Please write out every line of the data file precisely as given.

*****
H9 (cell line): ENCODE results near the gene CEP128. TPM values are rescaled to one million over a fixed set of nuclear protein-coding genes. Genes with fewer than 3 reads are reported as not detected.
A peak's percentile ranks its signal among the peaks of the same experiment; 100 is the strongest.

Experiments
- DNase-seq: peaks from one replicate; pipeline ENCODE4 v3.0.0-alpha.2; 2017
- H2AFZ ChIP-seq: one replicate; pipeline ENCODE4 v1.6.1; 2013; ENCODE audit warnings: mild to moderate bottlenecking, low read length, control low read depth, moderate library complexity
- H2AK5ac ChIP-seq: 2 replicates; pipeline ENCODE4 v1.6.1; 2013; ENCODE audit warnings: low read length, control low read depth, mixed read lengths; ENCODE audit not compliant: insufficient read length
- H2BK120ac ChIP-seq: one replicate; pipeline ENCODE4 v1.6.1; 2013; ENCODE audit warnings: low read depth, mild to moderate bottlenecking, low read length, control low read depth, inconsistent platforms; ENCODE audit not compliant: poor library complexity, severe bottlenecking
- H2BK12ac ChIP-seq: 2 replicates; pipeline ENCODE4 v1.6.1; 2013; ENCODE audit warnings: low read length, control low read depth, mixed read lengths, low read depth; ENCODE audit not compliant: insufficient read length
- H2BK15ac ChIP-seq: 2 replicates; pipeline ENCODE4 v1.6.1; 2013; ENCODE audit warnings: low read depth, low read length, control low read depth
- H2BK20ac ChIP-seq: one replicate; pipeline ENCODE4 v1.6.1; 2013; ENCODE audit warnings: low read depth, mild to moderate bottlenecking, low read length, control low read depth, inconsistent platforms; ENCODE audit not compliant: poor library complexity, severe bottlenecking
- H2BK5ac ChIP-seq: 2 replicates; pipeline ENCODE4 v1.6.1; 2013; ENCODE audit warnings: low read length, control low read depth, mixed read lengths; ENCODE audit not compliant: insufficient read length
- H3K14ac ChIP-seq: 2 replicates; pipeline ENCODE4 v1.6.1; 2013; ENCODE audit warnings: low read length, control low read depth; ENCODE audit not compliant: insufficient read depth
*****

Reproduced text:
H9 (cell line): ENCODE results near the gene CEP128. TPM values are rescaled to one million over a fixed set of nuclear protein-coding genes. Genes with fewer than 3 reads are reported as not detected.
A peak's percentile ranks its signal among the peaks of the same experiment; 100 is the strongest.

Experiments
- DNase-seq: peaks from one replicate; pipeline ENCODE4 v3.0.0-alpha.2; 2017
- H2AFZ ChIP-seq: one replicate; pipeline ENCODE4 v1.6.1; 2013; ENCODE audit warnings: mild to moderate bottlenecking, low read length, control low read depth, moderate library complexity
- H2AK5ac ChIP-seq: 2 replicates; pipeline ENCODE4 v1.6.1; 2013; ENCODE audit warnings: low read length, control low read depth, mixed read lengths; ENCODE audit not compliant: insufficient read length
- H2BK120ac ChIP-seq: one replicate; pipeline ENCODE4 v1.6.1; 2013; ENCODE audit warnings: low read depth, mild to moderate bottlenecking, low read length, control low read depth, inconsistent platforms; ENCODE audit not compliant: poor library complexity, severe bottlenecking
- H2BK12ac ChIP-seq: 2 replicates; pipeline ENCODE4 v1.6.1; 2013; ENCODE audit warnings: low read length, control low read depth, mixed read lengths, low read depth; ENCODE audit not compliant: insufficient read length
- H2BK15ac ChIP-seq: 2 replicates; pipeline ENCODE4 v1.6.1; 2013; ENCODE audit warnings: low read depth, low read length, control low read depth
- H2BK20ac ChIP-seq: one replicate; pipeline ENCODE4 v1.6.1; 2013; ENCODE audit warnings: low read depth, mild to moderate bottlenecking, low read length, control low read depth, inconsistent platforms; ENCODE audit not compliant: poor library complexity, severe bottlenecking
- H2BK5ac ChIP-seq: 2 replicates; pipeline ENCODE4 v1.6.1; 2013; ENCODE audit warnings: low read length, control low read depth, mixed read lengths; ENCODE audit not compliant: insufficient read length
- H3K14ac ChIP-seq: 2 replicates; pipeline ENCODE4 v1.6.1; 2013; ENCODE audit warnings: low read length, control low read depth; ENCODE audit not compliant: insufficient read depth